Britain’s decision to leave the European Union will also mean leaving the EU single market, one of Prime Minister Theresa May’s cabinet ministers said on Thursday.
“If we are leaving the EU, we are leaving the single market,” Secretary of State for Scotland David Mundell told Scottish lawmakers at a special hearing on the implications of Britain’s vote to leave the European Union.
He went on to say that he believed Britain could retain tariff- and barrier-free access to the single market.
The implications of Britain’s EU exit for its access to the bloc’s 500 million-consumer single market remain unclear.
Businesses and financial markets believe that if Britain loses unfettered access to the single market the economy will suffer, and such fears have sent the pound sharply lower.
Mundell told a devolved Scottish parliamentary committee that Britain’s future relationship with the EU would not replicate current structures.
His comments touch upon one of the biggest unknowns thrown up by the June EU referendum – what type of trading relationship does Britain want with its biggest economic partner?
Mundell has a seat at May’s cabinet table but is not considered one of her closest advisers.
Asked whether Mundell’s comments were government policy, PM May’s spokesman said: “We haven’t started the process of exiting the EU yet … clearly we will then engage in a process of negotiation with the EU and issues like that will form part of that dialogue.
“What we’re trying to get here is the best possible arrangement for trade and operation within Europe across business in goods and services.”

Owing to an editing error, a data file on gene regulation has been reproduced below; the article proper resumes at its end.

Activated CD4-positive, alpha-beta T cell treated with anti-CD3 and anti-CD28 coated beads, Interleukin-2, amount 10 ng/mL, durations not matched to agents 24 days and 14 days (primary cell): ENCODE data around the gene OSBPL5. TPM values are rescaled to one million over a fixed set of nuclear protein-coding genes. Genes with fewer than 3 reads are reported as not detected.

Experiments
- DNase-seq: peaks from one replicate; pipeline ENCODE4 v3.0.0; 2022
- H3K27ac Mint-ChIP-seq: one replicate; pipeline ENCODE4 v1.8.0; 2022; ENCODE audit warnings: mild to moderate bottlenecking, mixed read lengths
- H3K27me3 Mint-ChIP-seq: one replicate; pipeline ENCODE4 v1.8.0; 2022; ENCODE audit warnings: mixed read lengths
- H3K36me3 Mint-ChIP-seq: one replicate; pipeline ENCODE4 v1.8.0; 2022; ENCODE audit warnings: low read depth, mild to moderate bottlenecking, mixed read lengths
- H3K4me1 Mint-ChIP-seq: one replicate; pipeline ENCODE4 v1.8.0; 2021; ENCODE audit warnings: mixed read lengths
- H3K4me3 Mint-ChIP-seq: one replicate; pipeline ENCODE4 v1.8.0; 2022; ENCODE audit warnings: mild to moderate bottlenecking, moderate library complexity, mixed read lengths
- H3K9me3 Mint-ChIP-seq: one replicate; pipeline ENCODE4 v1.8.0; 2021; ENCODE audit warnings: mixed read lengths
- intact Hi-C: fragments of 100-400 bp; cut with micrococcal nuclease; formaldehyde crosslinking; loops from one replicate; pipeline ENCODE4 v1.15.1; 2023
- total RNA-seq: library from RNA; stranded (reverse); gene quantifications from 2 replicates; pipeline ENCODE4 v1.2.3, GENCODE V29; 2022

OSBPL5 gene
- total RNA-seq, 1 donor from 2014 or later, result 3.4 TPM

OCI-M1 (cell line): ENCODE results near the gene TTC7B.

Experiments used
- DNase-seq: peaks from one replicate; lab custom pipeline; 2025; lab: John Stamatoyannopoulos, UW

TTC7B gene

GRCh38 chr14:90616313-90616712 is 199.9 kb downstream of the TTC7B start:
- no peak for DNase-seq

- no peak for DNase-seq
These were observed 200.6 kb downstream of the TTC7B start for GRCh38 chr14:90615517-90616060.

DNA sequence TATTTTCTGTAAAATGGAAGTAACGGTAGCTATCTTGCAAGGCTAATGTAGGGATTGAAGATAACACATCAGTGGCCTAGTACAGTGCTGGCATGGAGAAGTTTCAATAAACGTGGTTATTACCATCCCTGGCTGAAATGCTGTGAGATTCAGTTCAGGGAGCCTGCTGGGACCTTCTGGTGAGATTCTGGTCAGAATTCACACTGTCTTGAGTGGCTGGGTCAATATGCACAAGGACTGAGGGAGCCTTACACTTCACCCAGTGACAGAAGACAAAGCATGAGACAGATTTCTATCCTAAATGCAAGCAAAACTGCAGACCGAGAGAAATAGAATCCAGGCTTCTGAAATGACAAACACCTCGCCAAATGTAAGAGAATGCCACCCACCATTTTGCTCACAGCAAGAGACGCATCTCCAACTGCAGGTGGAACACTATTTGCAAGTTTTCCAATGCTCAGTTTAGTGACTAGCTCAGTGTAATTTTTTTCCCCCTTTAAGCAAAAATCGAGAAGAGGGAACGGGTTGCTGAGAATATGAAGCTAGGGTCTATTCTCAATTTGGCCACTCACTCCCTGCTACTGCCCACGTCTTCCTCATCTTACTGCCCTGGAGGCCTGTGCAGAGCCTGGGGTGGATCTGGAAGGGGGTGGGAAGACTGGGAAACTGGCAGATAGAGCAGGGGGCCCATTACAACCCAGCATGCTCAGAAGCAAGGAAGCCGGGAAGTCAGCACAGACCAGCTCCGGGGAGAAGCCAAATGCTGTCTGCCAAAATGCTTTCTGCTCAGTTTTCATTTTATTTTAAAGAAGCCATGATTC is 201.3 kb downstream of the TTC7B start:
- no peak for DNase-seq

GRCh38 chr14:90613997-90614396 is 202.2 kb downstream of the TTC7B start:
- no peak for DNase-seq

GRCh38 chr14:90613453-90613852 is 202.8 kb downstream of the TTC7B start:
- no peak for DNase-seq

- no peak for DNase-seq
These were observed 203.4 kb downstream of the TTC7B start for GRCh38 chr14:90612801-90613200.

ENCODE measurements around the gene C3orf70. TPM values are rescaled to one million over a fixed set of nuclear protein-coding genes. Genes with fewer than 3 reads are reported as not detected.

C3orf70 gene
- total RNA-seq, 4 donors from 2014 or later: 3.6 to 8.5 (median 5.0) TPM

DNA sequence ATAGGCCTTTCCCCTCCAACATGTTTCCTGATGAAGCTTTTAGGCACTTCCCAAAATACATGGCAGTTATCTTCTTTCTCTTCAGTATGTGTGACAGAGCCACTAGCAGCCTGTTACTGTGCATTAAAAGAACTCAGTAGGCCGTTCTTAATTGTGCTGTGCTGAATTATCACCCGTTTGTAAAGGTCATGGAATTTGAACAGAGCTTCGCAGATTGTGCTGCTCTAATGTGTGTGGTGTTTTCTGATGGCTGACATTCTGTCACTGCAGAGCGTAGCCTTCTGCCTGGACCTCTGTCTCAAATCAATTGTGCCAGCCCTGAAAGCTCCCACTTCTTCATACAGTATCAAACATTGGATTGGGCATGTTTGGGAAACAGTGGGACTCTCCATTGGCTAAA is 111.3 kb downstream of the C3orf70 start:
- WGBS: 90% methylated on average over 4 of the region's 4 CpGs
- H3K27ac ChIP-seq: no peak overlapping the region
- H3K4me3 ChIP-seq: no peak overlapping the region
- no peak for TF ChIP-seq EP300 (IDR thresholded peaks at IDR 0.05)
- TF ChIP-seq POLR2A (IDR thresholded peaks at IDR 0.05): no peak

May has indicated that she wants a bespoke deal that allows Britain to end free entry of EU nationals into the country – a demand which is widely seen by other EU states as scuppering the possibility of full access to the single market.
The prime minister told parliament this week that access to the single market was important, without saying what form that access would take.
“I have been clear … (about) the importance that we place on being able not just to trade with but to operate within the European market, and that is for both goods and services,” she said.
The centuries-old union between England and Scotland has been strained by the result of the June referendum because Scotland voted to stay in the EU while England voted to leave.
Nicola Sturgeon, the head of Scotland’s devolved government, has called for a “coalition” across Britain in support of single market membership, and said that if Scotland’s links to the EU are not maintained as part of a Brexit deal, then another referendum on Scottish independence is an option.
Mundell did not answer a question on whether he still supported Britain remaining in the single market, replying that he was committed to achieving the best possible deal by getting Scotland to work together with London.